Are you new to cooking with an Instant Pot? Today I have 3 suggestions to enhance your Instant Pot experience. These are tips that I wish I had known when I first started cooking with an Instant Pot. I hope they will help you!
3 Suggestions to Enhance Your Instant Pot Experience
There are so many ways to pressure cook! There isn’t necessarily a right way or a wrong way to do things. For example there are about 99 ways you can cook hard boiled eggs (I choose 2 minute/10 minute NPR method). But I do have a few suggestions today for you. These aren’t hard and fast rules but rather some observances I’ve made over the past 200+ recipes that I’ve made in my Instant Pot. I hope they will be helpful to you.
Make sure to join my 365 Days of Instant Pot Recipes FB group! Ask questions and get new recipe ideas from your fellow Instant-Potters!
Suggestion 1: Natural Pressure Release for most meats.
I remember cooking a pork roast in my Instant Pot and getting impatient. I used a quick release as soon as the time was up and I was sorely disappointed that the meat wasn’t fork tender. For any type of roast or ribs I would suggest a full natural pressure release. If you don’t have time for a full natural pressure release at least let the pot sit for 10-15 minutes before moving the valve to venting.
Related Article: How to pressure cook frozen chicken breasts
For Newbies: NPR stands for Natural Pressure Release. QPR (or QR) stands for Quick Pressure Release. Once the pot has finished cooking, it beeps to let you know that it has finished the cook cycle. At this point, most recipes direct you to either release pressure naturally, quickly release pressure, or perhaps a combination of the two, such as allowing the pot to release pressure naturally for 10 minutes and then releasing all remaining pressure.
How do I natural pressure release?
To release pressure naturally, simply allow the pot to rest undisturbed. As the pressure cooker cools, it will gradually release pressure, until the float valve drops, indicating that the pot is no longer under pressure.
How do I quick release?
To release pressure quickly, move the valve from sealing to venting and allow the pot to release steam and pressure. Ensure that the pot is not directly under cabinets that may get damaged by steam, and be sure to keep hands and face away from the steam.
Suggestion 2: Season to taste
The pressure cooker doesn’t allow for evaporation to occur (as opposed to what happens when you cook foods on a stovetop). Because of this the foods can become somewhat watered down. I do find this less of an issue with the Instant Pot than with the crockpot. However sometimes foods will still be a little bland. Make sure to season to taste before serving the food.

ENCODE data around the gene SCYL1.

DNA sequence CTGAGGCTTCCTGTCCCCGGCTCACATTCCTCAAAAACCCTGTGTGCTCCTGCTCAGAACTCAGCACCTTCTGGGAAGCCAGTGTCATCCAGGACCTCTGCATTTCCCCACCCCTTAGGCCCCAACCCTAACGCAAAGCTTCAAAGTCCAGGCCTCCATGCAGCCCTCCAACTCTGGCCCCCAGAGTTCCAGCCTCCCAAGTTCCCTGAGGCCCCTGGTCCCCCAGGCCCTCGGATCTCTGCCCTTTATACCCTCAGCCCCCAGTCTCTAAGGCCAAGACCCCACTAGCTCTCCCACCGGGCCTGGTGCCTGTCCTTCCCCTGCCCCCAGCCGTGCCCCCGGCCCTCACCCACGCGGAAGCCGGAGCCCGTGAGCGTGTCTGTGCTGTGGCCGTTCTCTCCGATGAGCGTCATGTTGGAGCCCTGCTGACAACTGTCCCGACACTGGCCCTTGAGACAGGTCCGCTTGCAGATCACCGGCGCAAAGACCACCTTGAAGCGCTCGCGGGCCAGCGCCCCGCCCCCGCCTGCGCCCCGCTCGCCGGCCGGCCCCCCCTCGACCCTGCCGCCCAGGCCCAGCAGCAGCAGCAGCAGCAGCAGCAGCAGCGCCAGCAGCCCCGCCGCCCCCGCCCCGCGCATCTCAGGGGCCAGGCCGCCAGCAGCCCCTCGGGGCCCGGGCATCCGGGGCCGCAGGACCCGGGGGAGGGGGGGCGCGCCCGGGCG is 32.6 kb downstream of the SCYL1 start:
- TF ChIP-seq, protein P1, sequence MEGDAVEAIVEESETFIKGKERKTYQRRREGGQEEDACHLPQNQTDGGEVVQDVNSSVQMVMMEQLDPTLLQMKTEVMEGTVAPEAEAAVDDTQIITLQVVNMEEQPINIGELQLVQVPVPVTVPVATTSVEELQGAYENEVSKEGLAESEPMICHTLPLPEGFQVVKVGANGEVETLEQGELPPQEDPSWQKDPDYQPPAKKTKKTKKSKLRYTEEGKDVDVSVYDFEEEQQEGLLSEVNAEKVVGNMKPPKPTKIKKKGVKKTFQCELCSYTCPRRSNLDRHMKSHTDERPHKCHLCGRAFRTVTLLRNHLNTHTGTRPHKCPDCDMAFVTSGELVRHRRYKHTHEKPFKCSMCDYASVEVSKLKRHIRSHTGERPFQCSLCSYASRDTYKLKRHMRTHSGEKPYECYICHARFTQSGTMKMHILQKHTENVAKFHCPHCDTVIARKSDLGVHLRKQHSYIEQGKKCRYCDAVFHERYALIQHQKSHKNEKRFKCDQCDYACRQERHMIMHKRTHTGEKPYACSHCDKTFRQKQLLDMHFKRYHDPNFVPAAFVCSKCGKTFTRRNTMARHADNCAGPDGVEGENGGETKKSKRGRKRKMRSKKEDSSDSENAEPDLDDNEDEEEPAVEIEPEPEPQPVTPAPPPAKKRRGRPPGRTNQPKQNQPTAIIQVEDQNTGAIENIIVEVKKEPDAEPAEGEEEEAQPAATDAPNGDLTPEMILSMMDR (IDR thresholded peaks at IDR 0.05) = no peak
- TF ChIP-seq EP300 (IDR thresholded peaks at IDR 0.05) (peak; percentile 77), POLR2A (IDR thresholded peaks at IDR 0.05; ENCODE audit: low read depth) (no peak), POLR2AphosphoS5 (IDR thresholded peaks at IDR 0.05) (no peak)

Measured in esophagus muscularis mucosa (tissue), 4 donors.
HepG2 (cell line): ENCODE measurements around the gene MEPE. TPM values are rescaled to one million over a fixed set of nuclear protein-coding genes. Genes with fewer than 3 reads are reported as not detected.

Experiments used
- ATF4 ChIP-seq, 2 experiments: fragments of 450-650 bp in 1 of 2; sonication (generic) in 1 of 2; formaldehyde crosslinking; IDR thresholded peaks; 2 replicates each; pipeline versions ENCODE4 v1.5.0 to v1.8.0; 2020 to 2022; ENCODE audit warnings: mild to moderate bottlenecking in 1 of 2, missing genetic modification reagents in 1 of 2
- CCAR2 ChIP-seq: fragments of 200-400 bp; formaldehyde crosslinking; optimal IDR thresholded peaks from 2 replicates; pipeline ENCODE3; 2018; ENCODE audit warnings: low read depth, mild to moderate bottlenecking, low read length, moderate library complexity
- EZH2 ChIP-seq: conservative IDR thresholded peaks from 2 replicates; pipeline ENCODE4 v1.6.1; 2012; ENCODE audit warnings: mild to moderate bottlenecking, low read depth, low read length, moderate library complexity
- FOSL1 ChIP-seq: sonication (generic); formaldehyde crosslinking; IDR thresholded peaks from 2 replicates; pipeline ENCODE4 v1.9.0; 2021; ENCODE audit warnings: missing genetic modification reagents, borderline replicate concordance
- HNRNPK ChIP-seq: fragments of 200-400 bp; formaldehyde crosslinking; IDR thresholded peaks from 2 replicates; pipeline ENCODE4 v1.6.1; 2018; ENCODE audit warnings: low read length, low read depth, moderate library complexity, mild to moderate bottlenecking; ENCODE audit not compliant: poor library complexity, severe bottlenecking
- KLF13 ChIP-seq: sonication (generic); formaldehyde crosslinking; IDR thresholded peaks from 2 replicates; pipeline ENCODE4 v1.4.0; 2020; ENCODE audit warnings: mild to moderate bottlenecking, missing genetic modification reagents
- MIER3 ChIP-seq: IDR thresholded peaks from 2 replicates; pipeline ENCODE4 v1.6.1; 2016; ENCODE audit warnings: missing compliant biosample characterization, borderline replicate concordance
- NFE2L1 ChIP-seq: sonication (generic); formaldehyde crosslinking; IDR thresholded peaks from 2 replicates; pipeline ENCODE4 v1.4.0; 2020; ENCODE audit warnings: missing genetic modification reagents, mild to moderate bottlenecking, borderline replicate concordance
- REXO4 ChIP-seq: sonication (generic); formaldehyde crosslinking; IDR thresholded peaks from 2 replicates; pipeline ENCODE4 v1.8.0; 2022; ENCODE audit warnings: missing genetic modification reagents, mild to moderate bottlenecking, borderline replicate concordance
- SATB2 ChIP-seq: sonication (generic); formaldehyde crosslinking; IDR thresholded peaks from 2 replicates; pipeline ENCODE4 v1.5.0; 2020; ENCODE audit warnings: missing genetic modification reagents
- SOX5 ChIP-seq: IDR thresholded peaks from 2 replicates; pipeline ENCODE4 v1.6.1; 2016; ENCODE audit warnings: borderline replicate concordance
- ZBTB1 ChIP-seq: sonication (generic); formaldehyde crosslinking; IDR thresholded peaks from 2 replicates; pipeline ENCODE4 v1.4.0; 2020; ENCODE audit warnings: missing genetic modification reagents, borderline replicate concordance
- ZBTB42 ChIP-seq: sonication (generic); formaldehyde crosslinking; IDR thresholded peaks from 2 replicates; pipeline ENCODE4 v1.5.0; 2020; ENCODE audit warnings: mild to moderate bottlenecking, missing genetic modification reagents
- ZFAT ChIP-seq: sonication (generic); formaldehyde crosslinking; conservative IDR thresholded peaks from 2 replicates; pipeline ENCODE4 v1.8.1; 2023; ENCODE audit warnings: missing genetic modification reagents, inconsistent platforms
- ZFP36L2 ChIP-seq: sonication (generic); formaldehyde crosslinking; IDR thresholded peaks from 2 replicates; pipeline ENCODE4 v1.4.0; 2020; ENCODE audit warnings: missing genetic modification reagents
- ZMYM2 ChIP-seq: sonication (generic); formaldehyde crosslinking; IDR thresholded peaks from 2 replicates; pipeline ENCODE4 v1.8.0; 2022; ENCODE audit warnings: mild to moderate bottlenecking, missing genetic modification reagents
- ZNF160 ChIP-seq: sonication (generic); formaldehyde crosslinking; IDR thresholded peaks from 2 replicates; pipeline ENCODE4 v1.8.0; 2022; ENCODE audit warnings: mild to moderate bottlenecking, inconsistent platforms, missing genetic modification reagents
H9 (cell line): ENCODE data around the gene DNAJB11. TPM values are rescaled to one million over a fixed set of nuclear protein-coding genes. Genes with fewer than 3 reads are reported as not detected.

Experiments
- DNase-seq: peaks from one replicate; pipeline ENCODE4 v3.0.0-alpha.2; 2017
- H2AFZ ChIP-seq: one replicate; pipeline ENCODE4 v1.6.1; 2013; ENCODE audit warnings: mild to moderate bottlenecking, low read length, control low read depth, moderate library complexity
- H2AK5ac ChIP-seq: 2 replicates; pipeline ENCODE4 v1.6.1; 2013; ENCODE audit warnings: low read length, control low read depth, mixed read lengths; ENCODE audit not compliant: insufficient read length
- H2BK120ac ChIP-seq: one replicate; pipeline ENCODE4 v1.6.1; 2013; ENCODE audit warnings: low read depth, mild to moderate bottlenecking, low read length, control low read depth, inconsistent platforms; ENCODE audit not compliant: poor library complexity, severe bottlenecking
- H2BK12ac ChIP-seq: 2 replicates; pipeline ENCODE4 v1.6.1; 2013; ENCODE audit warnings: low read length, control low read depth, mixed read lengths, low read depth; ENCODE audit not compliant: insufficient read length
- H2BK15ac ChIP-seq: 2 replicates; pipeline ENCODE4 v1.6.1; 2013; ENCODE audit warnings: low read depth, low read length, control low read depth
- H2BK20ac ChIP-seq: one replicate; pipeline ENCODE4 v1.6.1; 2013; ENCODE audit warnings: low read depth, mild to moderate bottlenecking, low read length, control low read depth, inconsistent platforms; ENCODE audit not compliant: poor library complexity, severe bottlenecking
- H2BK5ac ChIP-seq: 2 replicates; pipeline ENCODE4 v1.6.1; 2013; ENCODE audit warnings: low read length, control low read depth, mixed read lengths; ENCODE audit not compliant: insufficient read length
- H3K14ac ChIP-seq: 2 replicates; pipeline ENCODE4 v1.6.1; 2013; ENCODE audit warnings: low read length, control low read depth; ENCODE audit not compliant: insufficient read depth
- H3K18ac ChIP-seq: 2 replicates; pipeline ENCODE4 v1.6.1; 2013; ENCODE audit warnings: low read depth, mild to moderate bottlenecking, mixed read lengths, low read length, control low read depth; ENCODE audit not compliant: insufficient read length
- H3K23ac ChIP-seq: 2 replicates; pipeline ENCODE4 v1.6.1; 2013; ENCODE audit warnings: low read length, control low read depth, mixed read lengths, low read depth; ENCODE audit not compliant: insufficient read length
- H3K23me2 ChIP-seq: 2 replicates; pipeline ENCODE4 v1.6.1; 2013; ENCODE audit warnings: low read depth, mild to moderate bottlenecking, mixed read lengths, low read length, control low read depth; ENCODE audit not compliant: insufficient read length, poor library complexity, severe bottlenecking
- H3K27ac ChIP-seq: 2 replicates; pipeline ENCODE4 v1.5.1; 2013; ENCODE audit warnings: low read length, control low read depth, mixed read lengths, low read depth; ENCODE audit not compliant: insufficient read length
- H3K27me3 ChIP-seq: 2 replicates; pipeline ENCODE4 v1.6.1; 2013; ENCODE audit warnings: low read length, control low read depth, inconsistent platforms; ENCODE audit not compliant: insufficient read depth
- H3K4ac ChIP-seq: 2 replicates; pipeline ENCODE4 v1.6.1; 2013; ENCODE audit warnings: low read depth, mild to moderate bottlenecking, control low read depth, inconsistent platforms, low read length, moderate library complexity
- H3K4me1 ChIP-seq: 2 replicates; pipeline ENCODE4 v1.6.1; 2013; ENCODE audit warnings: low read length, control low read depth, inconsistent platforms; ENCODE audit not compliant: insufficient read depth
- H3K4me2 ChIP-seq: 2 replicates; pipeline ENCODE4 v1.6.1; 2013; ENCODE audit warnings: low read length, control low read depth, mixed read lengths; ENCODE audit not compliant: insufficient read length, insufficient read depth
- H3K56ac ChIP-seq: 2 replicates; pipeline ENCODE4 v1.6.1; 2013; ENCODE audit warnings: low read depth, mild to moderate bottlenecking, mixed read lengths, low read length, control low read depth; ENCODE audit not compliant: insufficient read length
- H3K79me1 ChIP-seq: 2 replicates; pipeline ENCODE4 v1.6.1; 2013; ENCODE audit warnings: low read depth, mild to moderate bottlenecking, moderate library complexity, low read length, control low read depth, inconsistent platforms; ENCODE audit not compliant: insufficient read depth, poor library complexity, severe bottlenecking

How do I season to taste? To season to taste you will add a little salt at a time until you get the food to your liking. Salt is meant to bring out the natural flavors of foods. For example, when you sprinkle the right amount of salt on an avocado — the flavor of the avocado is heightened. When used correctly, salt will make food taste more like itself — not salty! Once I was eating a soup at Kneaders (a local bakery/cafe) and I thought, “this soup is horrible! No flavor whatsoever.” I then added a little salt and it was amazing. I could now taste the curry soup as it was supposed to be tasted. You can also use this method for pepper or other seasonings that you want to be more pronounced, like chili powder or cumin.
Suggestion 3: Wait for the display to say HOT
Many people complain that food sticks to their stainless steel pot when they use the saute setting. This is true. But let me teach you a trick! Turn the pot to the saute setting and wait for the display to read HOT. Once it says hot you can add in your cool oil and saute your onions or brown your roast. The food won’t stick! Just remember this saying, “hot pot, cold oil, food won’t stick.”
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What Pressure Cooker Do You Use?
I use a 6 quart Instant Pot Duo 60 7 in 1*. I love this Instant Pot because it has the yogurt making function which I use almost weekly. It has two pressure settings (high and low), and there are also little slots in the handles so that you can rest the lid there instead of putting it down on your counter-top.
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*Karen Petersen is a participant in the Amazon Services LLC Associates Program, an affiliate advertising program designed to provide a means for sites to earn advertising fees by advertising and linking to amazon.com.